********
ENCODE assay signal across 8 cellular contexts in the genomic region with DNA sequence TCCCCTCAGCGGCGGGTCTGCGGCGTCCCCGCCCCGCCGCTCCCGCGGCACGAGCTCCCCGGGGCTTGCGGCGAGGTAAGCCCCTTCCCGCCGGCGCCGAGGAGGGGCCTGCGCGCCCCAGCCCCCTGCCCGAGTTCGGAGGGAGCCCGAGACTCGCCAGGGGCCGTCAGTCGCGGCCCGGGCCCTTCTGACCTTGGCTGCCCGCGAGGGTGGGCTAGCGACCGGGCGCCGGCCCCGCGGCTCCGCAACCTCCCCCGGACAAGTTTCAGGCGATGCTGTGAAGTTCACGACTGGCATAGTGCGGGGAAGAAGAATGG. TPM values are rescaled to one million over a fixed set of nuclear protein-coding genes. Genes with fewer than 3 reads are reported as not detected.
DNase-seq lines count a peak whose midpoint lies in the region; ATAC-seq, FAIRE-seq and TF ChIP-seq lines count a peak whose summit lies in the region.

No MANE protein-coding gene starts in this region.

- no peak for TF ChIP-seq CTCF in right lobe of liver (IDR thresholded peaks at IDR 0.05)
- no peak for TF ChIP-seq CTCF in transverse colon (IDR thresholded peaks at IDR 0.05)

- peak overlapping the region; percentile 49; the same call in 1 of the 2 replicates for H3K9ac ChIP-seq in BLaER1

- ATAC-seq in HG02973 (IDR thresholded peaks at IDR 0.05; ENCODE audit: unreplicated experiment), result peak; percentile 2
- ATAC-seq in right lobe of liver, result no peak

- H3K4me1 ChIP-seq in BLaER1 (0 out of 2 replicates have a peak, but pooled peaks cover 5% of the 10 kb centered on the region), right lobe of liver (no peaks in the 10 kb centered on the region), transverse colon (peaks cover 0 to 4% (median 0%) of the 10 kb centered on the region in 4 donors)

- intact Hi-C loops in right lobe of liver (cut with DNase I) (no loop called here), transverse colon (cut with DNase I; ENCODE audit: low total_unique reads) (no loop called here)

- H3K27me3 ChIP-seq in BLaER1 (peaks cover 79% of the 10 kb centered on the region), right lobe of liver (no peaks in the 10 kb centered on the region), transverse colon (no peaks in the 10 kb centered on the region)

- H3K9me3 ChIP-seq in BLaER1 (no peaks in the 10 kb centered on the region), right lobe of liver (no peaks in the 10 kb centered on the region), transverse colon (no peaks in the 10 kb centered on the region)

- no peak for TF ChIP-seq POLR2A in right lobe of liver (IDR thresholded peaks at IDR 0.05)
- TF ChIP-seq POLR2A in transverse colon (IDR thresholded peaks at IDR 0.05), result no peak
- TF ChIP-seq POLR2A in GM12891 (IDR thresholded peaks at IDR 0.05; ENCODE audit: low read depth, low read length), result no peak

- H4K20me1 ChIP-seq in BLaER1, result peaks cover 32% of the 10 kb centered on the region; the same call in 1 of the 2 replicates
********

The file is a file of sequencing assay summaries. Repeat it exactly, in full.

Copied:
ENCODE assay signal across 8 cellular contexts in the genomic region with DNA sequence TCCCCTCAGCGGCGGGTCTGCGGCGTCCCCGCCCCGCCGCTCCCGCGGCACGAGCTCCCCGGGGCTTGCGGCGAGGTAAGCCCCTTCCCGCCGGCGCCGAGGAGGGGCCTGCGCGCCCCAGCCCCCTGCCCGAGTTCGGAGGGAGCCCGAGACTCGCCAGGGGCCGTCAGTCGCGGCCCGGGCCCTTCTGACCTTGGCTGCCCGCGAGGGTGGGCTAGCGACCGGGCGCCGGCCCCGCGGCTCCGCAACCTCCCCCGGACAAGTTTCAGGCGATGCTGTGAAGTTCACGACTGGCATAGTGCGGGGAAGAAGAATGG. TPM values are rescaled to one million over a fixed set of nuclear protein-coding genes. Genes with fewer than 3 reads are reported as not detected.
DNase-seq lines count a peak whose midpoint lies in the region; ATAC-seq, FAIRE-seq and TF ChIP-seq lines count a peak whose summit lies in the region.

No MANE protein-coding gene starts in this region.

- no peak for TF ChIP-seq CTCF in right lobe of liver (IDR thresholded peaks at IDR 0.05)
- no peak for TF ChIP-seq CTCF in transverse colon (IDR thresholded peaks at IDR 0.05)

- peak overlapping the region; percentile 49; the same call in 1 of the 2 replicates for H3K9ac ChIP-seq in BLaER1

- ATAC-seq in HG02973 (IDR thresholded peaks at IDR 0.05; ENCODE audit: unreplicated experiment), result peak; percentile 2
- ATAC-seq in right lobe of liver, result no peak

- H3K4me1 ChIP-seq in BLaER1 (0 out of 2 replicates have a peak, but pooled peaks cover 5% of the 10 kb centered on the region), right lobe of liver (no peaks in the 10 kb centered on the region), transverse colon (peaks cover 0 to 4% (median 0%) of the 10 kb centered on the region in 4 donors)

- intact Hi-C loops in right lobe of liver (cut with DNase I) (no loop called here), transverse colon (cut with DNase I; ENCODE audit: low total_unique reads) (no loop called here)

- H3K27me3 ChIP-seq in BLaER1 (peaks cover 79% of the 10 kb centered on the region), right lobe of liver (no peaks in the 10 kb centered on the region), transverse colon (no peaks in the 10 kb centered on the region)

- H3K9me3 ChIP-seq in BLaER1 (no peaks in the 10 kb centered on the region), right lobe of liver (no peaks in the 10 kb centered on the region), transverse colon (no peaks in the 10 kb centered on the region)

- no peak for TF ChIP-seq POLR2A in right lobe of liver (IDR thresholded peaks at IDR 0.05)
- TF ChIP-seq POLR2A in transverse colon (IDR thresholded peaks at IDR 0.05), result no peak
- TF ChIP-seq POLR2A in GM12891 (IDR thresholded peaks at IDR 0.05; ENCODE audit: low read depth, low read length), result no peak

- H4K20me1 ChIP-seq in BLaER1, result peaks cover 32% of the 10 kb centered on the region; the same call in 1 of the 2 replicates